Home 5 Ag Stories 5 Ag Stories You Need to Read Today, April 29

5 Ag Stories You Need to Read Today, April 29

15% of Iowa’s corn crop is in the ground

DES MOINES, Iowa – Yesterday’s crop progress report showed 15% of this year’s Iowa corn crop is in the ground.

That’s about half of the 5-year average at 33%, and well above last year’s progress at this time: just 2%. Corn planting is progressing the most in northwest and west-central Iowa, with 26% and 27% of the crop planted, respectively. Progress is lagging the most in north-central and northeastern parts of the state, where only 4% and 2% of the crop has been planted. Iowa’s progress is third after progress in Illinois (32%) and Nebraska (20%).

Nationally, 19% of the corn crop has been planted, as compared to 6% last week and the 5-year average at 28%.

USDA reported soybean progress at 3%, nearly on-track with the 5-year average of 4%. No soybeans have been planted in Iowa yet; most progress so far has been in Illinois (2%) and Nebraska (6%).

Produce shortage possible at first 2014 Downtown Farmers’ Market in Des Moines

MINGO, Iowa – The first Downtown Farmers’ Market this year is slated for May 3 in Des Moines. But the precipitation and lingering winter cold delaying corn planting this year is also keeping produce growers out of their fields.

Organic farmer Larry Cleverley grows produce north of Mingo in central Iowa. He says soil temperatures in his area only just peeked over the 50 degree mark at the beginning of April, at which time he managed to get some crops in the ground, such as peas, arugula, beets and radishes before getting washed out.

“We were able to get into this field April 6th,” says Cleverley, noting that “nothing we planted is going to be big enough for the farmers’ market this Saturday. All we’ll have this week are mostly things that we forage from the wild; we’ll have some wild nettles and some ramps, which are wild leaks. [We might have] some wild arugula that we overwintered, but the cultivated stuff is just not going to be big enough.”

Cleverley says he expects a good supply of lettuces and greens available at the second Downtown Farmers’ Market on April 10.

Are cattle producers considering herd expansion?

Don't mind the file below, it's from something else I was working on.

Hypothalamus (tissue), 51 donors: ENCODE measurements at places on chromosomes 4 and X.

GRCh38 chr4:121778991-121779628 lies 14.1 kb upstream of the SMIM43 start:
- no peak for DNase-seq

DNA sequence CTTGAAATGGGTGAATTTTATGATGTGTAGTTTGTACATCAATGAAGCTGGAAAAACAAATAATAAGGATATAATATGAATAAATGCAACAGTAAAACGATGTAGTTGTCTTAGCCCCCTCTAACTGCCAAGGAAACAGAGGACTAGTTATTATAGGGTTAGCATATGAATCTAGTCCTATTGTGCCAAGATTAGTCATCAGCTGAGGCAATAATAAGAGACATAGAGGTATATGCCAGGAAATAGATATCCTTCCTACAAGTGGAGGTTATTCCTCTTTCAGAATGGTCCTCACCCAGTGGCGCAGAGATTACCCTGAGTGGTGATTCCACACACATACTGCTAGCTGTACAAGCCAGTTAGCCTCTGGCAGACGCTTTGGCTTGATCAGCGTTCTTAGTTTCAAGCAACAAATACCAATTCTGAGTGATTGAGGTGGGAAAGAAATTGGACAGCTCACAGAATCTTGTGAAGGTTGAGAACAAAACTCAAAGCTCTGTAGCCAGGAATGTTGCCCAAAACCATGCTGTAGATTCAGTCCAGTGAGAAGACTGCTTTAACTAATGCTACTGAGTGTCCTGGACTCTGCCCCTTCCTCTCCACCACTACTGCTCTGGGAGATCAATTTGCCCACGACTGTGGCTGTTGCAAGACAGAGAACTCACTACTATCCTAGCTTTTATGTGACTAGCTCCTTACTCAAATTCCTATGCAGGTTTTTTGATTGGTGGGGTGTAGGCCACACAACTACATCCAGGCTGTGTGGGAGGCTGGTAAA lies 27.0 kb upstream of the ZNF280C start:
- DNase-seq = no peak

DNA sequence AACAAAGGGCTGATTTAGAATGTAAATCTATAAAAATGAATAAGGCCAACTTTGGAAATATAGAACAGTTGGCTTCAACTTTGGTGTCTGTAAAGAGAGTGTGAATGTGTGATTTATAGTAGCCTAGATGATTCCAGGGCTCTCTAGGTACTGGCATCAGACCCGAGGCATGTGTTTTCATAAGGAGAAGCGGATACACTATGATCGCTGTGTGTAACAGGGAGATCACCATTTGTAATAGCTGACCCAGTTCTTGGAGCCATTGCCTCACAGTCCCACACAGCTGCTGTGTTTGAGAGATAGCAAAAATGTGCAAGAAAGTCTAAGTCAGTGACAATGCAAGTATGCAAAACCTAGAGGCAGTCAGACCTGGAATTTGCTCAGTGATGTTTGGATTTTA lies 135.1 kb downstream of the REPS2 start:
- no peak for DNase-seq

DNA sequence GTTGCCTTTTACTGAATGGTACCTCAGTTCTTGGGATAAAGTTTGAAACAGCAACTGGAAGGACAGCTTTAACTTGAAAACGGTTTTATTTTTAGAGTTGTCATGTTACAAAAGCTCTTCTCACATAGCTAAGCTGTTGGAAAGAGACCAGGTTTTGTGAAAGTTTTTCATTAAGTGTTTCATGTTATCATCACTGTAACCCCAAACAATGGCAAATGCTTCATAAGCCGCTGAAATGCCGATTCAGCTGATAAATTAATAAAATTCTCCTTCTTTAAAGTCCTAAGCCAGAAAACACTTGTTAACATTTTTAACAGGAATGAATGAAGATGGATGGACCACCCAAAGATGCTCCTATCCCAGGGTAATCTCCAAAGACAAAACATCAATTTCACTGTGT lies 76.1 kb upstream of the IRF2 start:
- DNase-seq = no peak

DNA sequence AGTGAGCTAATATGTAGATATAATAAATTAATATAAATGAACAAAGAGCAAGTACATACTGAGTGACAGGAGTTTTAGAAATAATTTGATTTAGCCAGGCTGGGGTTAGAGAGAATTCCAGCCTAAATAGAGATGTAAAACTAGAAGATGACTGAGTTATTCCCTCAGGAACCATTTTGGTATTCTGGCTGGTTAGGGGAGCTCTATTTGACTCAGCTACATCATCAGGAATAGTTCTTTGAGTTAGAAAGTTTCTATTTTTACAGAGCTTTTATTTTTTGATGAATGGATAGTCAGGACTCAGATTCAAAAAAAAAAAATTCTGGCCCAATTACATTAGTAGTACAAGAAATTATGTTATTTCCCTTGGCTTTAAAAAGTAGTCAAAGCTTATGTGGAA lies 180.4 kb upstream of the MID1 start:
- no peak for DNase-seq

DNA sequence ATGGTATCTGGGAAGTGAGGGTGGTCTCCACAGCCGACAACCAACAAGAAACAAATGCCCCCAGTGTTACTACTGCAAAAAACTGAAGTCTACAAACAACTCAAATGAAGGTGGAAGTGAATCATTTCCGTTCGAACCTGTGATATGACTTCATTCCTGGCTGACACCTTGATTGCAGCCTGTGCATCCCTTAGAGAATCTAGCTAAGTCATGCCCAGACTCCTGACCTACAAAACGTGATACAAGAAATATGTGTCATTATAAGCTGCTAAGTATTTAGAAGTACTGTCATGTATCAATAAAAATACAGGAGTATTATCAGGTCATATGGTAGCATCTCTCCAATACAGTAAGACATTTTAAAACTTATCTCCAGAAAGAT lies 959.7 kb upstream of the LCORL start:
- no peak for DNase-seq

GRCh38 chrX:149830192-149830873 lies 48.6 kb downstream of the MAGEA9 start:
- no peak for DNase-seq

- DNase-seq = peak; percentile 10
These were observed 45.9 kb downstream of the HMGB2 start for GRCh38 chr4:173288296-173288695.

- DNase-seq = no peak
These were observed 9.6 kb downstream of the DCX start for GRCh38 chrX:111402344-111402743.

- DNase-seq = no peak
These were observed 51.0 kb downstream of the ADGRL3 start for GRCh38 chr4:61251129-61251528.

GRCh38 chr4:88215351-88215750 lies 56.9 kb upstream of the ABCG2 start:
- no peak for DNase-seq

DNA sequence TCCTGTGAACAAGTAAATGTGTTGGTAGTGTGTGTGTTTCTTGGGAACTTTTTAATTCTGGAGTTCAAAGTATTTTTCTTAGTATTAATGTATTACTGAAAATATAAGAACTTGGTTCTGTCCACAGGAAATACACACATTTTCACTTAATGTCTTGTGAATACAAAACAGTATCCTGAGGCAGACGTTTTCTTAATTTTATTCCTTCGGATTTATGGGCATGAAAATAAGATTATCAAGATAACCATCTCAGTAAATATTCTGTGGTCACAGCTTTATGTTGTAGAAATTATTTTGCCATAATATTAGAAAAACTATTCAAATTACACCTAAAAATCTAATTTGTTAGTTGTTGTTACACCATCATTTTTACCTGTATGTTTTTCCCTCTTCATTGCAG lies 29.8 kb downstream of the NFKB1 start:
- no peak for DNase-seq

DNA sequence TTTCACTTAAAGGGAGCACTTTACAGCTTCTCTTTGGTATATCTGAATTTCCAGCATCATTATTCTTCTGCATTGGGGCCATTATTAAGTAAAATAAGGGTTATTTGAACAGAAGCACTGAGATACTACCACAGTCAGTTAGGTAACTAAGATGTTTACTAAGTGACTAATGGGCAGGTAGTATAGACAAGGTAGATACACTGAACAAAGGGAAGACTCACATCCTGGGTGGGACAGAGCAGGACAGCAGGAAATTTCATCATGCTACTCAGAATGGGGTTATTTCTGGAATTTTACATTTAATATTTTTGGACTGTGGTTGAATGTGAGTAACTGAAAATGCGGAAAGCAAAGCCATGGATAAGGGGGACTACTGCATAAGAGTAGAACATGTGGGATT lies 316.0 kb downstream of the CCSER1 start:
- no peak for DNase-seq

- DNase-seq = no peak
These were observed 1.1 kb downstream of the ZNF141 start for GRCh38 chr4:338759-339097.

WASHINGTON – It wouldn’t be a cattle on feed report without at least one surprise, and one USDA livestock analyst says last Friday’s report could indicate cattle producers have herd expansion on their minds.

With widespread drought in western states and high prices on cash cattle, some analysts had expected Friday’s cattle on feed report to show higher placements this March as opposed to last year. Instead, the Agriculture Department reported placements in March of this year as 5% lower.

USDA Livestock Analyst Shayle Shagam says that’s one of two key takeaways.

“Cattle supplies are tight, which is reflected in the fact that the placement number was low,” says Shagam, “and producers are likely holding onto their heifers, in hopes that they will have the ability to breed those animals and begin the expansion cycle.”

Shagam observes fully 34% of cattle in feedlots as of April first were heifers or heifer calves. That’s 6% fewer heifers heading to feedlots than last year, and pending the availability of water and forage in the future, could mean expansion of the cattle herd is in the cards.

That’s not much relief on the retail side of beef; overall food price inflation is still slated to rise 2.5%-3.5% this year, with beef prices already 7.5% higher than last year. What that means is record-high beef prices will likely stick around, well into this summer’s grilling season.

China’s corn yields are lagging behind

WASHINGTON (USDA ERS) – Data sources indicate that China’s corn yields continue to lag behind yields achieved in the United States, the world’s leading producer, with implications for China’s ability to meet future corn demand through domestic production.

Both China’s official yield estimates provided by the National Bureau of Statistics (NBS) and alternative survey-based estimates provided by China’s National Development and Reform Commission (NDRC) show China’s average corn yields to be both lower and growing more slowly than U.S. average yields. A key factor constraining yield growth in China is slow progress in breeding appropriate varieties to build on past gains achieved from the adoption of hybrid corn.

While fertilizer use is already high by world standards, improvements in pest protection and drought resistance—potentially through the adoption of genetically modified varieties—may offer yield gains. Current USDA corn supply and demand projections for China indicate that demand is likely to outpace production, leading to expanding corn imports.

Final 2012 Census of Agriculture Data out Friday

WASHINGTON – The final results of the 2012 Census of Agriculture will be released at 11 a.m. Friday morning via a live webcast this Friday. The scope of information released reaches down to the county level, which NASS Administrator Dr. Cynthia Clark says will be invaluable. Clark adds that the data will help farmers, ranchers, policymakers, agribusinesses and others make decisions for the future.

The complete set of data will be available after the live webcast starts here.

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